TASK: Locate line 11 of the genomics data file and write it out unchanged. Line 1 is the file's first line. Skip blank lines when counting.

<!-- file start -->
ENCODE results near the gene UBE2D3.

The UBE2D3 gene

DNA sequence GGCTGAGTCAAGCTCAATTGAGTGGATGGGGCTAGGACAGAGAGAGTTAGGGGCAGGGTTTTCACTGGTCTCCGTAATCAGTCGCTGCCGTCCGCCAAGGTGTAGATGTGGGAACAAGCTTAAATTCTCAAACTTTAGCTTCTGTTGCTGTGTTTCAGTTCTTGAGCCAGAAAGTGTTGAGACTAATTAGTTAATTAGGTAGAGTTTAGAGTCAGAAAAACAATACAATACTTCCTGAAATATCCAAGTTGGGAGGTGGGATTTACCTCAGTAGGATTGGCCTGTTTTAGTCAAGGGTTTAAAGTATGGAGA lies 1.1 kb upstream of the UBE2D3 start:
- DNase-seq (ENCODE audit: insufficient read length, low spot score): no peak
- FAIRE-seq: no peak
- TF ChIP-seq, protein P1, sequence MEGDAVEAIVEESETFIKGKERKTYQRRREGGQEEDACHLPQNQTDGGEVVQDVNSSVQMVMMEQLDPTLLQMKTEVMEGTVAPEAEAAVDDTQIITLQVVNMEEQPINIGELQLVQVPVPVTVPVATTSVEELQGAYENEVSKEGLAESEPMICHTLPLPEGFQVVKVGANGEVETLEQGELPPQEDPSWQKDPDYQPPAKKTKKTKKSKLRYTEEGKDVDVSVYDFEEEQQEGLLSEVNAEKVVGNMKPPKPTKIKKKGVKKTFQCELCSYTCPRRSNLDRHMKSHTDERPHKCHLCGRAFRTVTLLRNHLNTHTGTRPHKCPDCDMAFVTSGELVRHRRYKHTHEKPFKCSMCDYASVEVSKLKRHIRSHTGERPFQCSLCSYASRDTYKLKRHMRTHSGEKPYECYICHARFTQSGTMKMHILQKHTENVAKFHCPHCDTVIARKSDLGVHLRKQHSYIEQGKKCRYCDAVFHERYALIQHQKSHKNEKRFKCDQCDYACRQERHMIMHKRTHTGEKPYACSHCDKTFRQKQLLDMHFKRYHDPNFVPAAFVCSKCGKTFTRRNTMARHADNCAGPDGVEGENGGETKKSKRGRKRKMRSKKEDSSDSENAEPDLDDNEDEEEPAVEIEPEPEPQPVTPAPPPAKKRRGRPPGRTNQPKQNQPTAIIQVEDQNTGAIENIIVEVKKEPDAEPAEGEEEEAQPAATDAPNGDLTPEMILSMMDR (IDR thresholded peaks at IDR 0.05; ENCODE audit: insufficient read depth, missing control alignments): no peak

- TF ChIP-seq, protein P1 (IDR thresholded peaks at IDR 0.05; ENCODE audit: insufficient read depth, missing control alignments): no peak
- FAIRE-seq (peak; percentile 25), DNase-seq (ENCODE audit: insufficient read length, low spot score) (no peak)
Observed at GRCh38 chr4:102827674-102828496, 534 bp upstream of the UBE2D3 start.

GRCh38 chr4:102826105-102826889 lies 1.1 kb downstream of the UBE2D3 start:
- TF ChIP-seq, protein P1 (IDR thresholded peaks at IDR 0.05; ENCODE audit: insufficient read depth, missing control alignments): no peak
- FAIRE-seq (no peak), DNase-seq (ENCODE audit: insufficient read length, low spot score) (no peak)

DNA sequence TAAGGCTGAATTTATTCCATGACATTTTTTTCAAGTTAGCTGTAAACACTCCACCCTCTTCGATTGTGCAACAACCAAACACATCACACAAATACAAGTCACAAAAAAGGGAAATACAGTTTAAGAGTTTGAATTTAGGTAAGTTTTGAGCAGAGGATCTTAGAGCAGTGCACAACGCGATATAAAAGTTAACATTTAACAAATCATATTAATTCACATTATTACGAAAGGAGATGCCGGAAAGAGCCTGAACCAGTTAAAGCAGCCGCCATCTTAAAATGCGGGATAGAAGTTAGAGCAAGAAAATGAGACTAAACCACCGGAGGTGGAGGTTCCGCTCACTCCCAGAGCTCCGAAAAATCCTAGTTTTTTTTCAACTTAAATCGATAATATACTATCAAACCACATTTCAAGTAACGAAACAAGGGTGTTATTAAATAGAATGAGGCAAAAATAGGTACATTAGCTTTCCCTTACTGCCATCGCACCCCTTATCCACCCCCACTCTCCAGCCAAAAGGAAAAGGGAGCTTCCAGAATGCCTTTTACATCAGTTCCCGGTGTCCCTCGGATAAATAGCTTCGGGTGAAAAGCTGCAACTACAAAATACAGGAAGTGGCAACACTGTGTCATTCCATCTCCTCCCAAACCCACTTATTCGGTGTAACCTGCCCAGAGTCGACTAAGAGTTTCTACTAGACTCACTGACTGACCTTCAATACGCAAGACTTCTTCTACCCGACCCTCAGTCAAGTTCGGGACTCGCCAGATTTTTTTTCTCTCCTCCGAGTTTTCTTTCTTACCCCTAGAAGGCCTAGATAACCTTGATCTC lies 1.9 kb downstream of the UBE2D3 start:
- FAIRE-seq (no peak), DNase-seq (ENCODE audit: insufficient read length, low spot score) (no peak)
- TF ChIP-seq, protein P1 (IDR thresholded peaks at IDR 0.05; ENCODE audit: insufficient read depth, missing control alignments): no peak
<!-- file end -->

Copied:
- TF ChIP-seq, protein P1 (IDR thresholded peaks at IDR 0.05; ENCODE audit: insufficient read depth, missing control alignments): no peak